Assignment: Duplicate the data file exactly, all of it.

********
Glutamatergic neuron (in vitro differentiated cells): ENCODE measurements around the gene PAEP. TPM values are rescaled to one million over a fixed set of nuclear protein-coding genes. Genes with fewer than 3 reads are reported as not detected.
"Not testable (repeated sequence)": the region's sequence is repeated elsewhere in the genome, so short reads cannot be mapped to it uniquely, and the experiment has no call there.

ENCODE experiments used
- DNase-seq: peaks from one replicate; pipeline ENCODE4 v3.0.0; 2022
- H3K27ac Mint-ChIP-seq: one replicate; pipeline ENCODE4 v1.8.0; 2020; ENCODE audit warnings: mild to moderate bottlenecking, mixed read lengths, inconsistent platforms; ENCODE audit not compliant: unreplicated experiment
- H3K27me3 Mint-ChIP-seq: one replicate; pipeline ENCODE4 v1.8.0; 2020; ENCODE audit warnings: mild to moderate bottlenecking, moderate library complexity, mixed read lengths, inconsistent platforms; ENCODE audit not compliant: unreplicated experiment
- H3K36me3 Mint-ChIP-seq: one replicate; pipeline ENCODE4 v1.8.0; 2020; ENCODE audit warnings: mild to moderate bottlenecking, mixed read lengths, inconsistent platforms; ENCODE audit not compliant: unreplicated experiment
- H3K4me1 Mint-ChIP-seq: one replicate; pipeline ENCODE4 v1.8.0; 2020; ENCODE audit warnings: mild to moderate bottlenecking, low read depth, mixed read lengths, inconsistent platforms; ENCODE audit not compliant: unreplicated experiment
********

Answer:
Glutamatergic neuron (in vitro differentiated cells): ENCODE measurements around the gene PAEP. TPM values are rescaled to one million over a fixed set of nuclear protein-coding genes. Genes with fewer than 3 reads are reported as not detected.
"Not testable (repeated sequence)": the region's sequence is repeated elsewhere in the genome, so short reads cannot be mapped to it uniquely, and the experiment has no call there.

ENCODE experiments used
- DNase-seq: peaks from one replicate; pipeline ENCODE4 v3.0.0; 2022
- H3K27ac Mint-ChIP-seq: one replicate; pipeline ENCODE4 v1.8.0; 2020; ENCODE audit warnings: mild to moderate bottlenecking, mixed read lengths, inconsistent platforms; ENCODE audit not compliant: unreplicated experiment
- H3K27me3 Mint-ChIP-seq: one replicate; pipeline ENCODE4 v1.8.0; 2020; ENCODE audit warnings: mild to moderate bottlenecking, moderate library complexity, mixed read lengths, inconsistent platforms; ENCODE audit not compliant: unreplicated experiment
- H3K36me3 Mint-ChIP-seq: one replicate; pipeline ENCODE4 v1.8.0; 2020; ENCODE audit warnings: mild to moderate bottlenecking, mixed read lengths, inconsistent platforms; ENCODE audit not compliant: unreplicated experiment
- H3K4me1 Mint-ChIP-seq: one replicate; pipeline ENCODE4 v1.8.0; 2020; ENCODE audit warnings: mild to moderate bottlenecking, low read depth, mixed read lengths, inconsistent platforms; ENCODE audit not compliant: unreplicated experiment